Part of Martin's division - infantry and artillery. He took all the artillery and gave me the lion's share of the cavalry. He likes his massed batteries. A unknown whitecoat unit marches next to the Gardes Lorraine and is followed by the Grenadiers de France.

Kevin's Prussians (left) and Andy's Prussians (right) prepare to pretend to advance.
The blue chips in the background were used to note disruptions.

Four of my five infantry units and my two cavalry units begin their slog forward.
Another infantry unit stood on the far left, out of the photo.
Marshal Martin's unit of French cavalry

Kevin's far right flank that didn't move all game and didn't have to:
Andy's Prussian infantry and my wife's Bavarian Dragoons.

Watching the advance while fiddling with "The Precious", your humble author seems...  pensive.

My units go into combat at bayonet point first. It didn't help. The unit in melee was destroyed by the Prussians.

The big battle. Martin's division engages Andy's right and Kevin's left in the centre of the table. It was a see-saw battle.
Where'd that come from? When my cavalry prepared to charge (to see how the moster works - like security men in Star Trek), Kevin played the "That's not on the map!" card and plopped a swamp/bog/hellhole right in front of me. I was surprised and the horse had to back out of the rough terrain the next time they could move.

My general, his excellency the Compte d'Mony seem to be holding the line alone. One regiment had vaporized, a second had fallen back, and the two in the forest were held up by rough terrrain. (Slow movement and one disruption for  being in the woods) [Go ahead, Martin; I know you're going to correct my French since I only understand "Supermarket French" - y'know the French side of all food products.]

Nap-of-the-earth miniature combat photography at its best!

So my cavalry backed up and reset for another charge... as cerfew fell!

Well, Martin and I lost. There's a system in Maurice to "keep score" based on the number of units you start the game with and that system showed a marginal/minor Prussian victory. We took to the highway and the Prussians let us go in good Seven Years War style.

I enjoyed the game. I'm not altogether sold on Maurice and other card-driven games; something seems a little artificial there. It's almost a deus-ex-machina situation. It does permit a good "fog of war" and keeps you on your toes, but the surprises can be gut-wrenching. Having said that, I'd play the game again.

We all have our own preferences. Andy prefers "Battles in the Age of Reason" which appears to have quite a following. I prefer KoenigKrieg... and I'm not rebasing for a change of rules sets.

We are still considering an "Imigi-nations" campaign and I have some troops painted. I'll post the photos soon. The figs are really "retro": they're 20mm! Age of Reason seems to be the rule set of choice. Martin, who is a graduate student studying serious geography will create a map. I'd like to set up a grid of unforeseen circumstances to be rolled for in every time period. Famine? Flood? Court scandal? An extra levy of  patriotic militia? A new found fortune? Godzilla? (Well, maybe not the last one... mabye. Heh-heh-heh.) More on this later.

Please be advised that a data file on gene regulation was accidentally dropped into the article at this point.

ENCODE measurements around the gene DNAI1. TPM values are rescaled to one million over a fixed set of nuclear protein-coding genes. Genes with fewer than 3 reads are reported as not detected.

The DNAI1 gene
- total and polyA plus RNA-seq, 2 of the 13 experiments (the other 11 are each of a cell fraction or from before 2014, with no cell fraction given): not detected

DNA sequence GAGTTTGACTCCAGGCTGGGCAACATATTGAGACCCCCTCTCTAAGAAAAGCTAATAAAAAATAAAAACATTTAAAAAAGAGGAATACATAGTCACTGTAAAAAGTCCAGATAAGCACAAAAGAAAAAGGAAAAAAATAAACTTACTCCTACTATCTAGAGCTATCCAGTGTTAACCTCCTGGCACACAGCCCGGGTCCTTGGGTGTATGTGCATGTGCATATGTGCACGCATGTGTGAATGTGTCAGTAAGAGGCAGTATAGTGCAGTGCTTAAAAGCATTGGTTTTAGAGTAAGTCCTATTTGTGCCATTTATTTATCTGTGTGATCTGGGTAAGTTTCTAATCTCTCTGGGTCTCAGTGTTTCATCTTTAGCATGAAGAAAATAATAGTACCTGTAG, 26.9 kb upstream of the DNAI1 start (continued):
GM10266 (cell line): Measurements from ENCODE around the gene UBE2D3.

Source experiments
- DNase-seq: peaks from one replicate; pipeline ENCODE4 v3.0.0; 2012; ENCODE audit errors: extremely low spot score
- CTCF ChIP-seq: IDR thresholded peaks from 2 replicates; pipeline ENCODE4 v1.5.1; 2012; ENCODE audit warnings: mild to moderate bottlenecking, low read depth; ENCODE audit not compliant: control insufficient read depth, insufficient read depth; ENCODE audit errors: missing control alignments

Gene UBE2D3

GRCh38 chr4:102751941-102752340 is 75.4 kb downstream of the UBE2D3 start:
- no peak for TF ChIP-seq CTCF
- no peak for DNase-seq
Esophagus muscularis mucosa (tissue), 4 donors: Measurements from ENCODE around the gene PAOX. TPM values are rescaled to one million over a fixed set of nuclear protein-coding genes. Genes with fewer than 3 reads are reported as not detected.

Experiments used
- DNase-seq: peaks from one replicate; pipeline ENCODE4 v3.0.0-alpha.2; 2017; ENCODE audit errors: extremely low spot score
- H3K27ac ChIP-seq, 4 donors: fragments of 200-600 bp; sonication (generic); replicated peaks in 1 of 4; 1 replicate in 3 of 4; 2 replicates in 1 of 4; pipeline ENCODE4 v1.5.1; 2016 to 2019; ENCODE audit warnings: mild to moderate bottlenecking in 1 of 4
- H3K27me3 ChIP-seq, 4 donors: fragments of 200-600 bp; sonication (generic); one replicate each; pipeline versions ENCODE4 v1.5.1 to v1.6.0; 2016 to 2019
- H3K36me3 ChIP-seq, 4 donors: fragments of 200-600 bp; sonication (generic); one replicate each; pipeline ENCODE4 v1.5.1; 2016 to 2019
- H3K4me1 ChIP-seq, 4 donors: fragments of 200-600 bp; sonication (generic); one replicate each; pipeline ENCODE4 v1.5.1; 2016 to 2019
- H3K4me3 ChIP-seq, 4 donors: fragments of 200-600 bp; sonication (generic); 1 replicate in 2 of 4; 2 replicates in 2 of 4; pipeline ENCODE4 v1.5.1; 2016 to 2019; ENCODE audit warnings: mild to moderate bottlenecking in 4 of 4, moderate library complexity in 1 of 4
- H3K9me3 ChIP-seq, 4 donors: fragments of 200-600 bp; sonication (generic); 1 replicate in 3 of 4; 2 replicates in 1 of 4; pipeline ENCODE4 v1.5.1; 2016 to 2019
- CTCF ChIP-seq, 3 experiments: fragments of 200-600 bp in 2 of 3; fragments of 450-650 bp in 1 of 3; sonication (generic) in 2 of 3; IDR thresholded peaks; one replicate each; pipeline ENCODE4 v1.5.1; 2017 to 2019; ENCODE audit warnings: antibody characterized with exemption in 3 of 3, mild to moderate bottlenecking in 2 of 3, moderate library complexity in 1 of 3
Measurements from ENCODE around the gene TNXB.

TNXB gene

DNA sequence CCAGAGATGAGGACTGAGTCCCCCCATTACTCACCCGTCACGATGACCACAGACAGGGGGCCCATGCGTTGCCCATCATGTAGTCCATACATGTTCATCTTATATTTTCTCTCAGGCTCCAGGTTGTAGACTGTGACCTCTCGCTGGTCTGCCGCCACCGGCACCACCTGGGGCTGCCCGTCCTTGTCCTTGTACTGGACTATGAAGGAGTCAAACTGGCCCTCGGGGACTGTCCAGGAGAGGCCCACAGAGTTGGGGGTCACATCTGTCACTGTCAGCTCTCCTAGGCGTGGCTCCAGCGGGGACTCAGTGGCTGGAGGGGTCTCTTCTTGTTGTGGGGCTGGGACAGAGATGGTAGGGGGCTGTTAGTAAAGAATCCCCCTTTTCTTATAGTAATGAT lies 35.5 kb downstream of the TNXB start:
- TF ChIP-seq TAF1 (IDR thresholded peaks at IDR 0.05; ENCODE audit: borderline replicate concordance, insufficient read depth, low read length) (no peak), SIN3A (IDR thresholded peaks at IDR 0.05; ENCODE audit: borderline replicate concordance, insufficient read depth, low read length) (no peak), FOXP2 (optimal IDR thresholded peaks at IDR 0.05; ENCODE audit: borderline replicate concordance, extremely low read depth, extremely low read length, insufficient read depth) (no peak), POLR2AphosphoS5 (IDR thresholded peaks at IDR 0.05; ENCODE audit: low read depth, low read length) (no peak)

Wednesday, 7 November 2012

Games Day at the Library

Saturday, November 3rd was a sort of national celebration of games of all types at Canadian libraries. (It may have been more international, but my intelligence sources are somewhat faulty on that.) The games club set up a number of interactive games for the public to join in. Kevin ran a game set in the Star Trek universe with some pretty sharp-looking 3d blocks for the starships. A Warhammer game was hotly contested in the back of the room. The historical wing of the club set up a "Tiger Hunt." This is a free-for-all armoured combat using the armoured rules from Iron Ivan games - Disposable Heroes/Coffin for Seven Brothers. We try to keep it simple: each player starts with a Tiger tank (Panzer markVI) and tries to stay alive. It began as a simple and fun way to get used to Iron Ivan's rules for tank-ing. It's become a sort of convention-drop-in game. If your Tiger "brews up", you respawn as a Panther (Mark V version G, or something like that.) When your Panther buys the farm, you're out.
This time, we started differently. The game began with Tiger I's, Russian KV-7's, and other German never-deployed "PanzerDisney" vehicles, like the "Lowe" (Mark VII "Lion"). We started play with some of those "funnies" but switched to Tigers all around (almost) when some young guys joined in. They played for a few turns but wandered off when we told them there'd be no video games today. One young guy stayed - more on him later.